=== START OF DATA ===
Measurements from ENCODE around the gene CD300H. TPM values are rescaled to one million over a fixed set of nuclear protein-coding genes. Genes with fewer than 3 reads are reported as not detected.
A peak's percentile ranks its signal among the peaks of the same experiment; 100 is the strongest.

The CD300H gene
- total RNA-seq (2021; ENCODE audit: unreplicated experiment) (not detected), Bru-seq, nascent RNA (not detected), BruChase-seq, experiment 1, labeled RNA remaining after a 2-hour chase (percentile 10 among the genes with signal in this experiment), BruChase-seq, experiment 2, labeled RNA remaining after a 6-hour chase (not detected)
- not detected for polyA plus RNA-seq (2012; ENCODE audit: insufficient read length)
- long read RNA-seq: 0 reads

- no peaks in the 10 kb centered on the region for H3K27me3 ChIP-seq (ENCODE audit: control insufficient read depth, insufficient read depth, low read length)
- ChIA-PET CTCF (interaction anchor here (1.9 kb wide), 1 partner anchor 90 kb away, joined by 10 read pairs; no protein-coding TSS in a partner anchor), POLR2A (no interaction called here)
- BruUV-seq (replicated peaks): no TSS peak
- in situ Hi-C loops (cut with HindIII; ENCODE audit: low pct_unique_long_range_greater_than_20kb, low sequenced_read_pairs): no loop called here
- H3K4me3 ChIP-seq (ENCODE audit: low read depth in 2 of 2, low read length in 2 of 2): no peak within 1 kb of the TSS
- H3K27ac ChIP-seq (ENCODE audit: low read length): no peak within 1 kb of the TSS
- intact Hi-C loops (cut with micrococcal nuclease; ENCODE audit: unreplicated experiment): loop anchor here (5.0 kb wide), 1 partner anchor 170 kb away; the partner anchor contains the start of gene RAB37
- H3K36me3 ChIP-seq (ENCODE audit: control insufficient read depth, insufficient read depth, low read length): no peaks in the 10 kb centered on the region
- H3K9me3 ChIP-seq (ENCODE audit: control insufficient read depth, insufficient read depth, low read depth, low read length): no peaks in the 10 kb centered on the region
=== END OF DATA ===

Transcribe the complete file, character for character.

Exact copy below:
Measurements from ENCODE around the gene CD300H. TPM values are rescaled to one million over a fixed set of nuclear protein-coding genes. Genes with fewer than 3 reads are reported as not detected.
A peak's percentile ranks its signal among the peaks of the same experiment; 100 is the strongest.

The CD300H gene
- total RNA-seq (2021; ENCODE audit: unreplicated experiment) (not detected), Bru-seq, nascent RNA (not detected), BruChase-seq, experiment 1, labeled RNA remaining after a 2-hour chase (percentile 10 among the genes with signal in this experiment), BruChase-seq, experiment 2, labeled RNA remaining after a 6-hour chase (not detected)
- not detected for polyA plus RNA-seq (2012; ENCODE audit: insufficient read length)
- long read RNA-seq: 0 reads

- no peaks in the 10 kb centered on the region for H3K27me3 ChIP-seq (ENCODE audit: control insufficient read depth, insufficient read depth, low read length)
- ChIA-PET CTCF (interaction anchor here (1.9 kb wide), 1 partner anchor 90 kb away, joined by 10 read pairs; no protein-coding TSS in a partner anchor), POLR2A (no interaction called here)
- BruUV-seq (replicated peaks): no TSS peak
- in situ Hi-C loops (cut with HindIII; ENCODE audit: low pct_unique_long_range_greater_than_20kb, low sequenced_read_pairs): no loop called here
- H3K4me3 ChIP-seq (ENCODE audit: low read depth in 2 of 2, low read length in 2 of 2): no peak within 1 kb of the TSS
- H3K27ac ChIP-seq (ENCODE audit: low read length): no peak within 1 kb of the TSS
- intact Hi-C loops (cut with micrococcal nuclease; ENCODE audit: unreplicated experiment): loop anchor here (5.0 kb wide), 1 partner anchor 170 kb away; the partner anchor contains the start of gene RAB37
- H3K36me3 ChIP-seq (ENCODE audit: control insufficient read depth, insufficient read depth, low read length): no peaks in the 10 kb centered on the region
- H3K9me3 ChIP-seq (ENCODE audit: control insufficient read depth, insufficient read depth, low read depth, low read length): no peaks in the 10 kb centered on the region